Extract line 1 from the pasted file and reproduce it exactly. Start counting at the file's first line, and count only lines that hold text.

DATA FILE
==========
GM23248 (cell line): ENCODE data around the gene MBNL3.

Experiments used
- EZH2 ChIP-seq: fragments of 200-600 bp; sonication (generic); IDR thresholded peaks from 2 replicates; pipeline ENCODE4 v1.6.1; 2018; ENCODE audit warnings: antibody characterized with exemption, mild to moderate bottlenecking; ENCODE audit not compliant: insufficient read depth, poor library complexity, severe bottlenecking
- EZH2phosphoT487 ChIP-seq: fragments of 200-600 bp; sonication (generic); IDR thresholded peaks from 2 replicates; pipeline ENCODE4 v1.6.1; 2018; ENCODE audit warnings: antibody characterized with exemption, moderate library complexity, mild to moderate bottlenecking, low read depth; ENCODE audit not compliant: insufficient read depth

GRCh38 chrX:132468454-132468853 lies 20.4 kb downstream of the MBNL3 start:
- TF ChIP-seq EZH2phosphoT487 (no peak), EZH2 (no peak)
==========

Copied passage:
GM23248 (cell line): ENCODE data around the gene MBNL3.